Published data on perceptions of e-cigarettes among Asian populations is limited. How young adults in Asian countries think about e-cigarettes, and how their perceptions affect e-cigarette use behaviors remain unknown. Furthermore, there is a paucity of research on the link between e-cigarette perceptions and the frequency and susceptibility of e-cigarette use. This study examined the perceptions of e-cigarettes (including perceived harm, addictiveness, and social norms) among young adults in Hong Kong, and the association between these perceptions and e-cigarette use behaviors (including use status, frequency, and susceptibility).
Participants and procedure
We collected data through an online survey (Additional file 1) in two stages. We oversampled current cigarette smokers to compare e-cigarette perceptions and use patterns by cigarette smoking status. Data were collected by the University of Hong Kong’s Public Opinion Programme (POP), an academic agency specialized in collecting data on public opinions.
In Stage 1 (November 2016), POP sent an invitation email to a panel of 5237 Hong Kong residents who were recruited for POP’s previous and other ongoing research projects. The invitation email provided information on study purpose and eligibility criteria (i.e., Hong Kong residents aged 18–35), and included a link to an online consent form. People who confirmed their eligibility and completed the online consent form were directed to a 22-item online survey that was developed for this study. Participants could choose survey language based on their preference (i.e., English, or traditional or simplified Chinese). As an incentive for participation, the first 200 respondents who submitted a completed survey received a HK$50 gift card (≈US$6.4, exchange rate: US$1 = HK$7.8 in 2016/17). A total of 1049 surveys were received, yielding a crude response rate of 20% in Stage 1.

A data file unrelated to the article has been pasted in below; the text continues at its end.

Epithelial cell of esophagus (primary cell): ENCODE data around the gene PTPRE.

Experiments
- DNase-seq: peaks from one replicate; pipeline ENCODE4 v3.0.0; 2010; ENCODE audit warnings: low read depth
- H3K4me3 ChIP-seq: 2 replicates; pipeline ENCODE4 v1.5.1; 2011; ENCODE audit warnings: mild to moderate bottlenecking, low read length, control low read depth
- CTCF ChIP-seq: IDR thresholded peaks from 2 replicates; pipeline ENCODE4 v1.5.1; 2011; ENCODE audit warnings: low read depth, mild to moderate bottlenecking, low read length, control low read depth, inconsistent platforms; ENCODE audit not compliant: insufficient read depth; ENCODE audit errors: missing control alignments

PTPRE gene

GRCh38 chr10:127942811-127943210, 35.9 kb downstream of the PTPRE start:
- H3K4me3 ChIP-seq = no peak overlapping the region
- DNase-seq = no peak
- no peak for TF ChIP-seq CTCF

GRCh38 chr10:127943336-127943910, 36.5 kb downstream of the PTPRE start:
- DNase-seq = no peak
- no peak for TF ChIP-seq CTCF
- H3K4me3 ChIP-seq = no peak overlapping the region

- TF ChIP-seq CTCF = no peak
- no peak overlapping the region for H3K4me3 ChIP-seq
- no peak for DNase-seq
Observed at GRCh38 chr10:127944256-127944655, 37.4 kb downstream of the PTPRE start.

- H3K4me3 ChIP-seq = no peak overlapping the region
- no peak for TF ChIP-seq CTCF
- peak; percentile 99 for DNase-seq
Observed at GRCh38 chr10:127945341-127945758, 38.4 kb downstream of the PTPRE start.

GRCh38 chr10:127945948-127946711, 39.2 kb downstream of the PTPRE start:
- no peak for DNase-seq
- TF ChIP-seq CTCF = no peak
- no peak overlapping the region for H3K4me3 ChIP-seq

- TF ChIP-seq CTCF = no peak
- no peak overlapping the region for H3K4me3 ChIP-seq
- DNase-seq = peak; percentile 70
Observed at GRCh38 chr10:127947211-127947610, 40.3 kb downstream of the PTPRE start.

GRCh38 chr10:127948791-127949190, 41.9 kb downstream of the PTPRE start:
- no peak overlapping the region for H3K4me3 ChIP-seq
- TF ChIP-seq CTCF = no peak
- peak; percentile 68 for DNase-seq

In Stage 2 (December 2016–March 2017), POP added one eligibility criterion (i.e., past 30-day cigarette smokers) and sent the invitation email to another 37,050 Hong Kong residents, and 315 current cigarette smokers completed the survey, yielding a crude response rate of 0.9% in Stage 2. We were not able to determine the number of young adult current smokers, the true denominator for the response rate. Therefore the adjusted response rate was unknown. As an incentive, the first 50 respondents who completed the survey in Stage 2 received a HK$50 gift card.
In total, 1364 surveys were received. We excluded 178 surveys due to incomplete submissions (with more than 50% missing items) and missing cigarette and e-cigarette use questions. Thus, 1186 responses were included in the analysis. The study was approved by the Institutional Review Board of the University of Hong Kong/Hospital Authority Hong Kong West Cluster (UW 16–349).
Demographics included age, gender, education, and place of birth. Awareness of e-cigarettes was assessed by asking, “Have you ever heard of electronic cigarettes prior to the survey?” with a brief description of e-cigarettes and a picture showing different types of e-cigarettes (yes/no).